Friday, July 22, 2011

go johnnie go

A pie in the face works best when the target is well known as somebody who is pompous, arrogant and thinks they're above the rest of us, someone with too much power, someone who will be riled that any lowling dared to challenge them.

As such, Peter Mandelson was an ideal target. Jeremy Clarkson was less so because, whilst he's a rampantly egotistical fuckweasel of the highest order, he was bound to take it in good spirits.

Frankly, I cannot think of a better target than Rupert Murdoch, target of a pie attack by Johnnie Marbles (who explains it himself here).

The venomous bile he's spewed into our lives, the racism, sexism and homophobia he has promoted and entrenched, the countless thousands of lives he has permanently ruined to get one day's titillating story, the governments he's hijacked, enfeebled and bent to his will. Really, who would weep for him ever, let alone being unhurt by foam?

And yet they pretend to. The Daily Mirror fumed that the outrageous news of yet more City banker bonuses were buried because Murdoch's pieing got the front page, and this is somehow Marbles' fault. As if Murdoch's appearance at the Select Committees wasn't going to be the front page anyway.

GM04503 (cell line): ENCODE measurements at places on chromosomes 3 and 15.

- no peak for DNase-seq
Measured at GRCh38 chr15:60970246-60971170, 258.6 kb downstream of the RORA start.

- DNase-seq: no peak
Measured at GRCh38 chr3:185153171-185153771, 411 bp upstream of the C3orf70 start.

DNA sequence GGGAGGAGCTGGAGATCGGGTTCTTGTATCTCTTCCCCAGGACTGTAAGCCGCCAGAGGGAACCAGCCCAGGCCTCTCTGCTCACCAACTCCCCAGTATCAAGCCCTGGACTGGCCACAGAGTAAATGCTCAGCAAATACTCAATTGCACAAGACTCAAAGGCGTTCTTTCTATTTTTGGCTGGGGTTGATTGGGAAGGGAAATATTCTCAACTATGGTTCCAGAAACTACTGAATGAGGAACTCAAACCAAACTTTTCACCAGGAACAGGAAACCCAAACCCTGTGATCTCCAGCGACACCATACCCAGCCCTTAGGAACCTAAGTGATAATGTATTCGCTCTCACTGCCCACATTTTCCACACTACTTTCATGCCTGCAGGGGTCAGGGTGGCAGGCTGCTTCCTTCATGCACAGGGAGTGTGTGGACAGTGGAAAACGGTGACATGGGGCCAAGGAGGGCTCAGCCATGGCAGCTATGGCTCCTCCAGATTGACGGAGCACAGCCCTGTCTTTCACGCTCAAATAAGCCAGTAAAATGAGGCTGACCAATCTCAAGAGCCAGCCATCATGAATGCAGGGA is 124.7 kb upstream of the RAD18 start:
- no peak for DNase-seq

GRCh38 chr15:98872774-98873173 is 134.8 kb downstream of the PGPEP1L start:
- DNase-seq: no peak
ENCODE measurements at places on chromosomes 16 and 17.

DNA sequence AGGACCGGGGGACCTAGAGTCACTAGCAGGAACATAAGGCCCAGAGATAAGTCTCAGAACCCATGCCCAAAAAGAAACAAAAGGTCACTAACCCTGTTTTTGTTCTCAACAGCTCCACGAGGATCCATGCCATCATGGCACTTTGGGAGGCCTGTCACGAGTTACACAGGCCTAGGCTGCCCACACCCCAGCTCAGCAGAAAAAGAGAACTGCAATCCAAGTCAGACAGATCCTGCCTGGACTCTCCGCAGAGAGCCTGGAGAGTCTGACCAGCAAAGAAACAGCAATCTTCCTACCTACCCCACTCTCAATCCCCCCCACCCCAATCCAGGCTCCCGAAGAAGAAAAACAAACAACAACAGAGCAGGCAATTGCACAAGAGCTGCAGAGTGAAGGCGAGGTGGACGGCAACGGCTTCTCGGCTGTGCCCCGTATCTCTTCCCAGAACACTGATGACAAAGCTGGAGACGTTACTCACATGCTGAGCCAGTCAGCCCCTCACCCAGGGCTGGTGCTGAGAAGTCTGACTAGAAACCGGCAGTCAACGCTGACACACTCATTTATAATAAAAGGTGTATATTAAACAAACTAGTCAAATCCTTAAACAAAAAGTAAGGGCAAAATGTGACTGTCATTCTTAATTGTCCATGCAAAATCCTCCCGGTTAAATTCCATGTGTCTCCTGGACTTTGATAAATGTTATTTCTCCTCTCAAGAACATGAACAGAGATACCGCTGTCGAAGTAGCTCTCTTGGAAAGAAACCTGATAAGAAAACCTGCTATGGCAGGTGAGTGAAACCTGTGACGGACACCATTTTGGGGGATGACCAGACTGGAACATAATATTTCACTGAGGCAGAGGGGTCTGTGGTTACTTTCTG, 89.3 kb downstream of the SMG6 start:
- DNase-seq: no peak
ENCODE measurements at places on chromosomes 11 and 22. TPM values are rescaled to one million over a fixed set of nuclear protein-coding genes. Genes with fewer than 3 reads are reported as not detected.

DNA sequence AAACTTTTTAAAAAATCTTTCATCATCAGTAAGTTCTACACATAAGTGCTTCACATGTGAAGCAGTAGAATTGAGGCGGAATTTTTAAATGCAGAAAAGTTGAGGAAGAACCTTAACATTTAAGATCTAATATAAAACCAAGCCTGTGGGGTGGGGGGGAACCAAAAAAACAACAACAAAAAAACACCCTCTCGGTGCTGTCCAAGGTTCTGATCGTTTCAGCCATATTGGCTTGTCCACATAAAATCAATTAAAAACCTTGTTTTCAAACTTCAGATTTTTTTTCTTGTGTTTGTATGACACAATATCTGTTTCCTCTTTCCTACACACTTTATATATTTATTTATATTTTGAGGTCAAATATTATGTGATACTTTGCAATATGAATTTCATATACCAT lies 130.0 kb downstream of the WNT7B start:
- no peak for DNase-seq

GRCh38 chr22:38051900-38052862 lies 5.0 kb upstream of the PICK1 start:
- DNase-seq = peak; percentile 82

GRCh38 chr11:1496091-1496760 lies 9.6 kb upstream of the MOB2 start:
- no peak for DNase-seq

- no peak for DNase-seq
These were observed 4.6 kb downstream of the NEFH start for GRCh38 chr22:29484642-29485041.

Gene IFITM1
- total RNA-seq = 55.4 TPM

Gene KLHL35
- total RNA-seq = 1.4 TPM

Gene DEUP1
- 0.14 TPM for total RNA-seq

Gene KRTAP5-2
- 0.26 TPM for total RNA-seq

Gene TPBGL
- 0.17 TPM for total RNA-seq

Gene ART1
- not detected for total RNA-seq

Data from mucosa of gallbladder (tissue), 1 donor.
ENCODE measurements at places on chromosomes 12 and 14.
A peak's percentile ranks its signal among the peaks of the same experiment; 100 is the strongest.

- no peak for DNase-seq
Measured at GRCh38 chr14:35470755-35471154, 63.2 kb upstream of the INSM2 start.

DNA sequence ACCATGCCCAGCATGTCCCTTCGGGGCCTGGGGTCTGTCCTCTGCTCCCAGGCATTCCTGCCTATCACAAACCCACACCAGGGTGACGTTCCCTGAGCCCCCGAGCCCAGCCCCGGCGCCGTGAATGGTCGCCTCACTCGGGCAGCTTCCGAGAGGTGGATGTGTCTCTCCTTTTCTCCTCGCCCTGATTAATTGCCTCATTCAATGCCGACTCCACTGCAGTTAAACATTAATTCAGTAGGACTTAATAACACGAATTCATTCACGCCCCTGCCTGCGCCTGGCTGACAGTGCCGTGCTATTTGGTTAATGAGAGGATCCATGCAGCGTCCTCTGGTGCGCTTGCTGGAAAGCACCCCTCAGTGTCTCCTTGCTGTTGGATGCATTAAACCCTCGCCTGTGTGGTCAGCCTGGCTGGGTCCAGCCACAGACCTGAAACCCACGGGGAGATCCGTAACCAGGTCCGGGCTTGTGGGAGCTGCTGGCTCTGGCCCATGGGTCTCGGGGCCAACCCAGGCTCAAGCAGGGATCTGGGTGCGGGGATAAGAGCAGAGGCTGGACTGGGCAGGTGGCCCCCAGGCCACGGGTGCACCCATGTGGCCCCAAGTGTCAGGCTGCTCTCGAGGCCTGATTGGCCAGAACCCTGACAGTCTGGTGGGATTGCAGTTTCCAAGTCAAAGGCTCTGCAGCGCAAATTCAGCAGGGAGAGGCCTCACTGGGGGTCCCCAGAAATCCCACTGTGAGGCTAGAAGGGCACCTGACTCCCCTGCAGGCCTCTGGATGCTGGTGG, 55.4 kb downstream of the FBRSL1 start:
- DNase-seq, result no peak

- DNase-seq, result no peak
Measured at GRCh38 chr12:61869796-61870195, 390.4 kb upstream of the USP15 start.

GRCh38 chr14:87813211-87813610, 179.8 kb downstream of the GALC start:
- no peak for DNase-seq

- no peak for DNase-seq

Had Marbles not lobbed his custard (so to speak), should we blame Tom Wilson for hiding the banker bonuses by having Murdoch come into parliament that day? Or is this a paper desperately trying to find outrage somewhere but knowing that, really, you can't stick up for Murdoch because we all hate the fucker and he needs less of a pie in the face and something more like a trial for crimes against humanity?

It's not just the usual press gripers though. On Facebook, Billy Bragg posted

We finally get an opportunity to see Rupert Murdoch for what he really is - a frail 80 year old who is out of touch with the day to day running of his empire - on what must be the worse day in News Corps history. Then Jonny Marbles steps up with his pie prank and gives the The Sun, The Times, Sky News and Fox News the chance make Murdoch look like the victim. Thanks a lot, you idiot.

So Fox News were poised to report it properly were they? They hadn't already drafted their portrait of Murdoch as the victim of aggressive axe-grinding politicians?

Tailoring our action to what won't make Fox News and the Sun dislike us is not going to get us far. Doubly so when the target is the Sun's owner. For floundering unthought-throughness, Bragg exceeds even the Mirror.